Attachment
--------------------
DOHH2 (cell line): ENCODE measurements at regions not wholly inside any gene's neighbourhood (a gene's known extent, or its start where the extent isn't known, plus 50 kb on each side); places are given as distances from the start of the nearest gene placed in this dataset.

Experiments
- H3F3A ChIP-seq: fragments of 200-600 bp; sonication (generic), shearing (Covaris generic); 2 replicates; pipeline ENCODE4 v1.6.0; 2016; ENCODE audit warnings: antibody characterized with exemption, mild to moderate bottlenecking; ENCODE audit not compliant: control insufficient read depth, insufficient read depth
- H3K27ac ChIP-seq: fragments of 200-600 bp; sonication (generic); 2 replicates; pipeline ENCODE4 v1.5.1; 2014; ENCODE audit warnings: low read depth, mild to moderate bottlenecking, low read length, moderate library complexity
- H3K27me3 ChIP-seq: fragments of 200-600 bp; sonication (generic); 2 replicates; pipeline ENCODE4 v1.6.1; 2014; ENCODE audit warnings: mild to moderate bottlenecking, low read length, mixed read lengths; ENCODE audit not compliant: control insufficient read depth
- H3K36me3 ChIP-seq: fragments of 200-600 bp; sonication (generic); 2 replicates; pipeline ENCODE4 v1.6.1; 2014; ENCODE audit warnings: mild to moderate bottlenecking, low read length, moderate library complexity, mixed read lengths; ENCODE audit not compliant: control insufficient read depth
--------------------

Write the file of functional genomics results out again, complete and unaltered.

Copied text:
DOHH2 (cell line): ENCODE measurements at regions not wholly inside any gene's neighbourhood (a gene's known extent, or its start where the extent isn't known, plus 50 kb on each side); places are given as distances from the start of the nearest gene placed in this dataset.

Experiments
- H3F3A ChIP-seq: fragments of 200-600 bp; sonication (generic), shearing (Covaris generic); 2 replicates; pipeline ENCODE4 v1.6.0; 2016; ENCODE audit warnings: antibody characterized with exemption, mild to moderate bottlenecking; ENCODE audit not compliant: control insufficient read depth, insufficient read depth
- H3K27ac ChIP-seq: fragments of 200-600 bp; sonication (generic); 2 replicates; pipeline ENCODE4 v1.5.1; 2014; ENCODE audit warnings: low read depth, mild to moderate bottlenecking, low read length, moderate library complexity
- H3K27me3 ChIP-seq: fragments of 200-600 bp; sonication (generic); 2 replicates; pipeline ENCODE4 v1.6.1; 2014; ENCODE audit warnings: mild to moderate bottlenecking, low read length, mixed read lengths; ENCODE audit not compliant: control insufficient read depth
- H3K36me3 ChIP-seq: fragments of 200-600 bp; sonication (generic); 2 replicates; pipeline ENCODE4 v1.6.1; 2014; ENCODE audit warnings: mild to moderate bottlenecking, low read length, moderate library complexity, mixed read lengths; ENCODE audit not compliant: control insufficient read depth